As part of Yale’s Play2Prevent initiative, a group from the School of Medicine conducted focus groups with New Haven teens to gain an understanding common factors and behaviors that affect HIV risk. The findings are guiding the design and content of a new iPad game titled PlayForward: Elm City Stories, which aims to promote better decisions among minority youth. The researchers will conduct a study on the game’s impact HIV transmission rates starting later this year.
“The overall goal is to help kids practice skills in the game that will decrease their engagement in behaviors that put them at risk for HIV,” said brief author Lynn Fiellin MED ’96, associate professor of medicine and director of Play2Prevent. “The idea is to build an evidence-based HIV intervention. The game has to be fun and engaging, but it has to accomplish something.”
The game involves creating an avatar who goes through a virtual life and makes decisions revolving around risk behaviors, including unprotected sex and drug and alcohol abuse. The player will be able to see how their choices and actions influence later situations and rewind to play out how making another decision could produce a different outcome. Researchers will study the impact of the game among New Haven teens in an 18-24 month clinical trial starting later this year.
Valve recently launched a free initiative called Teach With Portals that aims to help teachers use the game Portal 2 to engage students in learning science, technology, engineering, and math (STEM) and critical thinking. By converting its level-building software, Hammer Editor, into a much easier to use interface called Puzzle Maker, Valve has made it possible for anyone to design challenging Portal rooms. The Teach With Portals website also offers community-submitted lesson plans that utilize the game and align with national STEM standards so teachers can directly incorporate them into their curriculum.
The inspiration for Teach With Portals came in part from a project called Learn With Portals, in which seventh graders from Evergreen School in Washington who were working on a spatial reasoning project visited Valve last year.
While serious games have been explored in academic settings, the genre has lacked support from big video game developers to make a hit and to date, widespread commercial success for serious games has remained out of reach. But Valve’s entrance into this space could be just the shot in the arm needed to get serious games into the mainstream.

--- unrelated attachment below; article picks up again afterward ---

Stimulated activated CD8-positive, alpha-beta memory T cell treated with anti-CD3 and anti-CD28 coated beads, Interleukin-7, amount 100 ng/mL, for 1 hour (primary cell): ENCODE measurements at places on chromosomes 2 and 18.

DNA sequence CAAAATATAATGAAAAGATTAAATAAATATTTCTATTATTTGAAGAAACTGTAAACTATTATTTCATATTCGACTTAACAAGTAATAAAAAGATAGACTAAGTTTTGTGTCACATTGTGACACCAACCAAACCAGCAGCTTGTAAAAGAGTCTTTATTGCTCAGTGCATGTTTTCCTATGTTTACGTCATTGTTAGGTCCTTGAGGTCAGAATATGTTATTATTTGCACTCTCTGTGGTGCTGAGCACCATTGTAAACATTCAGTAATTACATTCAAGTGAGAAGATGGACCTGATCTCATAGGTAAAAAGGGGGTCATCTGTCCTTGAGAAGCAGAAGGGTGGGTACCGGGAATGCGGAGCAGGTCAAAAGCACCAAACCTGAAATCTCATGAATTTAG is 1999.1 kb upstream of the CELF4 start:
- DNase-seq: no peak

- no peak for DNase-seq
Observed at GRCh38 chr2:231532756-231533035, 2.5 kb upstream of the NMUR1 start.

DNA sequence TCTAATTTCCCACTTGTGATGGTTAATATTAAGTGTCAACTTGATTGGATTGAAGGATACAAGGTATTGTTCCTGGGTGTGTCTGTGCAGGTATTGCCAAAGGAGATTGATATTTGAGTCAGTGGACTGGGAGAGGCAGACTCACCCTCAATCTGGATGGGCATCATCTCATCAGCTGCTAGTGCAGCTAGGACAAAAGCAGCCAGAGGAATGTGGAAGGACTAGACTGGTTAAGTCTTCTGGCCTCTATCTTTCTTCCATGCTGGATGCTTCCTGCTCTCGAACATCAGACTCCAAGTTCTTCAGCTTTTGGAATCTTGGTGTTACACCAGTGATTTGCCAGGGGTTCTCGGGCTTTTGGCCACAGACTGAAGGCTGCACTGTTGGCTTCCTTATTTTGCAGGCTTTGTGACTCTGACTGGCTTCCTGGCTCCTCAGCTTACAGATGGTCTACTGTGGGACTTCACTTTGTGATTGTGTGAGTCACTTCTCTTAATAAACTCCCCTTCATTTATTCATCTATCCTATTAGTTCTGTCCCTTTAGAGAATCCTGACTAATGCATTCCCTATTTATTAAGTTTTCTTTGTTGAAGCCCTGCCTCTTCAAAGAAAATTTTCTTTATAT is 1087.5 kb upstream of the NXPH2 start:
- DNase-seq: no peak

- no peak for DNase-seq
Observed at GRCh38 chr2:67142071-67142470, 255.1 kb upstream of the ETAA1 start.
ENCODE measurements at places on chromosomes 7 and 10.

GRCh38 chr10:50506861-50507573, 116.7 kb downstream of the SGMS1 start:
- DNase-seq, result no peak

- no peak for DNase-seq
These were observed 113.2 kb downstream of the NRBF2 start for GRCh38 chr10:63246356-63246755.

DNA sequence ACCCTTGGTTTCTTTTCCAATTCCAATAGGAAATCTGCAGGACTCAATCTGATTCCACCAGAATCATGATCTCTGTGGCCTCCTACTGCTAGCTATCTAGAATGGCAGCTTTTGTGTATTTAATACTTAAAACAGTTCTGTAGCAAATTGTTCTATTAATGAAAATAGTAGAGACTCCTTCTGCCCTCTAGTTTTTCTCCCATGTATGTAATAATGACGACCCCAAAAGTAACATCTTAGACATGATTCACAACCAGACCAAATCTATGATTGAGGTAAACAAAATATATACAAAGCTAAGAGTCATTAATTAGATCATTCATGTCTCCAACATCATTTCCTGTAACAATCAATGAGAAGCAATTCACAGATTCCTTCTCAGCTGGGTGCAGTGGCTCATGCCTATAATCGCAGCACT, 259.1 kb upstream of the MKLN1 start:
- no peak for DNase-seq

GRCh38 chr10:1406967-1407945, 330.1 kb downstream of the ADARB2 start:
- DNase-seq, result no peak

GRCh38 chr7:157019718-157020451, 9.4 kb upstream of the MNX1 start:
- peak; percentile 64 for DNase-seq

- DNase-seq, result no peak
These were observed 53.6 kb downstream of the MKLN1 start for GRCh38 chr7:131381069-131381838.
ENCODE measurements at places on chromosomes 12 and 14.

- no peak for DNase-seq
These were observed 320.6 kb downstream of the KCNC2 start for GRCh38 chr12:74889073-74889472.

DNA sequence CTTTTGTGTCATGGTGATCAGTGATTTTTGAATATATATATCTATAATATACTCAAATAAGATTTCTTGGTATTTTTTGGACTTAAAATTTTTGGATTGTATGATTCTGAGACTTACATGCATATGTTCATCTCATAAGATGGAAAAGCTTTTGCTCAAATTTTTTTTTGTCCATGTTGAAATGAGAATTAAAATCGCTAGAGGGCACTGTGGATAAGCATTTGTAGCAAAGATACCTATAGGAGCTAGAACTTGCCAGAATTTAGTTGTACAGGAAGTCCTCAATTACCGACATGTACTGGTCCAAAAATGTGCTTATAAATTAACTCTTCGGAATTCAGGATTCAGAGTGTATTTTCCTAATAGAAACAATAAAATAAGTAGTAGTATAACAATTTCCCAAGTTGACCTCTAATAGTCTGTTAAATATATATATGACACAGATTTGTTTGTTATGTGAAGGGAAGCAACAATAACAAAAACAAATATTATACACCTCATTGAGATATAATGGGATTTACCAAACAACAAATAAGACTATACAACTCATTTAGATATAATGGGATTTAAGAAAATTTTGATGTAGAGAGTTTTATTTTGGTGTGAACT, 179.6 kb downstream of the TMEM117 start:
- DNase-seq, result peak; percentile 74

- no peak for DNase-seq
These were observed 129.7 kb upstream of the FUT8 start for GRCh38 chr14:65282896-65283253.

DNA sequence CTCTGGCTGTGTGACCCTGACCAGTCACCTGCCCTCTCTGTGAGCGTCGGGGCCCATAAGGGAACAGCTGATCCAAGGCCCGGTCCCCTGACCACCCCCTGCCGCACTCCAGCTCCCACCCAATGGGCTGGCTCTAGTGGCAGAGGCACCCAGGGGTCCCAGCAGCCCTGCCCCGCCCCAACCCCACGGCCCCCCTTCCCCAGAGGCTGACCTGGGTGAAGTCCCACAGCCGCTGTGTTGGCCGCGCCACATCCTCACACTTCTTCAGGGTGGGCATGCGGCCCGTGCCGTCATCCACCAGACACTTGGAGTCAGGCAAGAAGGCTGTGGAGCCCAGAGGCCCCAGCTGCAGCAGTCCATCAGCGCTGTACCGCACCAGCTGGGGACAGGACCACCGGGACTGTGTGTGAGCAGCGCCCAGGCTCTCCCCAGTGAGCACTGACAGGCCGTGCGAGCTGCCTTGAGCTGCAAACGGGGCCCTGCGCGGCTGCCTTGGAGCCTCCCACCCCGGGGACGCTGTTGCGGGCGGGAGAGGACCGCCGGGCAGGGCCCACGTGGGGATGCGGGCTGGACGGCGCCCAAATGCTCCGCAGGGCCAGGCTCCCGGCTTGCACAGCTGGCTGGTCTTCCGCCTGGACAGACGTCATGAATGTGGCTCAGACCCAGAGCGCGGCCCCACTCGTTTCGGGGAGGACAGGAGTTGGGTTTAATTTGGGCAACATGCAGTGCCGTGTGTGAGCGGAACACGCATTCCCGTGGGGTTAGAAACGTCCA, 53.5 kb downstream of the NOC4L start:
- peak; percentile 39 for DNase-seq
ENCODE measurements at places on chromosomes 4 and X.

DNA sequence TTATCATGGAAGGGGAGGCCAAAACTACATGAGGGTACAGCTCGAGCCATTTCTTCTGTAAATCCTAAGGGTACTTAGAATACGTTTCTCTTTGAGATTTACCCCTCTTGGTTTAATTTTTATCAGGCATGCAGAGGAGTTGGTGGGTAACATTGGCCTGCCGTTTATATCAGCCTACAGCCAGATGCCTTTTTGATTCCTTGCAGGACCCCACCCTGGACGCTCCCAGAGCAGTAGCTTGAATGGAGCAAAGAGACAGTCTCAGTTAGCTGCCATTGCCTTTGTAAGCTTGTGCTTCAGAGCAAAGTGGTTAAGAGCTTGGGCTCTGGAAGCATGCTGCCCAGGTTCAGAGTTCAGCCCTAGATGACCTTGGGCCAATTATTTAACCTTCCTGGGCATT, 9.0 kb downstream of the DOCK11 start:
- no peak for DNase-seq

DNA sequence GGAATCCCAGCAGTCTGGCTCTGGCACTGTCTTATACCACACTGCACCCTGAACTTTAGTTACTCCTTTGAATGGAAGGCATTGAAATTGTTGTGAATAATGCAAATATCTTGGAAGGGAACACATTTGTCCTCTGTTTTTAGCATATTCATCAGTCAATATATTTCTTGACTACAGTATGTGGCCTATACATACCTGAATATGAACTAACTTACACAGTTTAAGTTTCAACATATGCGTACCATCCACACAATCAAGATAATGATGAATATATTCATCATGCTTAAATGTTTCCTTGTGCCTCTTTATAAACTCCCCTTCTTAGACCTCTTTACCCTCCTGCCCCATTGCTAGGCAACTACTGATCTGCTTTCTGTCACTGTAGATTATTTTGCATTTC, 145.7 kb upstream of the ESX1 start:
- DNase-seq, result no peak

For special needs students, opportunities for participating in physical activity lessen as they get older. This is related to the highly structured nature of competitive sports as well as the complex motor and social skills needed to navigate team sports.
While the use of dance, aquatics and even yoga are becoming more prevalent at special needs schools, some forward-thinking institutions are also looking at off-the-shelf technology applications.
Does it work? In a recently published article, Dan Stachelski of the Lakeside Center for Autism in Issaquah, Washington, noted that researchers have found multiple cases where students with developmental disabilities easily interact with an onscreen character that mimics their motions because the game world is more predictable and less threatening (to them) than "the real world."
Students can benefit from a video sports game curriculum via increased body fitness, improved self-esteem, improved ability to manage stress, healthy body composition, flexibility, strength and endurance, as well as developing the social skills necessary to participate in team sports. By using a video sports curriculum, students also set the stage for life-long physical improvements because this activity helps reduce barriers to access, whether those barriers are physical, emotional or psychological.
With Kinect the students were no longer limited to a chair plugged to a table, they were dancing with their peers in front of the screen and in this way also practicing their motoric and coordination skills. This dynamic allowed us to shape the game according to the student´s needs, adding extra rules etc. and in this way we could continue to develop the students´ skills.
School Principal Leonardo Amaral puts it this way: “First and foremost, Kinect directly supports our mission to provide a meaningful and stimulating education for all of our students; second, it helps teachers reinforce teamwork – while still providing personalised learning experiences; and it is a fantastic tool for measuring the amazing progress that our students are making every day. With Kinect the range of possibilities of which may be taught and learned by our students with disabilities has undoubtedly increased. It opens new horizons in personal relationships, improves cooperation between peers and develops personal mobility. Kinect also enables an easier inclusion of our special needs students in a future social working environment”.
Northeast Elementary School recently received a grant to pay for three Nintendo Wii video game systems for students to use during indoor recess periods. The game systems are famous for the physical involvement they require from their players in games such as bowling, tennis, disc golf, baseball, basketball and dance, among others. The grant was from the Blue Cross Blue Shield of Kansas Foundation Healthy Habits for Life, and is offered to help schools combat childhood obesity.
Atari founder Nolan Bushnell has been testing education software for years and says he has created a method of teaching a full high school career in less than a year, using, in large part, cloud systems. "In cloud gaming you disconnect the system's administration from the computer to the cloud," Bushnell told GamesIndustry.biz. "It's going to be an important step for allowing technology into the classroom." Bushnell says his program teaches students 10 times faster than traditional methods, and his shortened high-school-span plan could be ready for implementation by the end of 2011.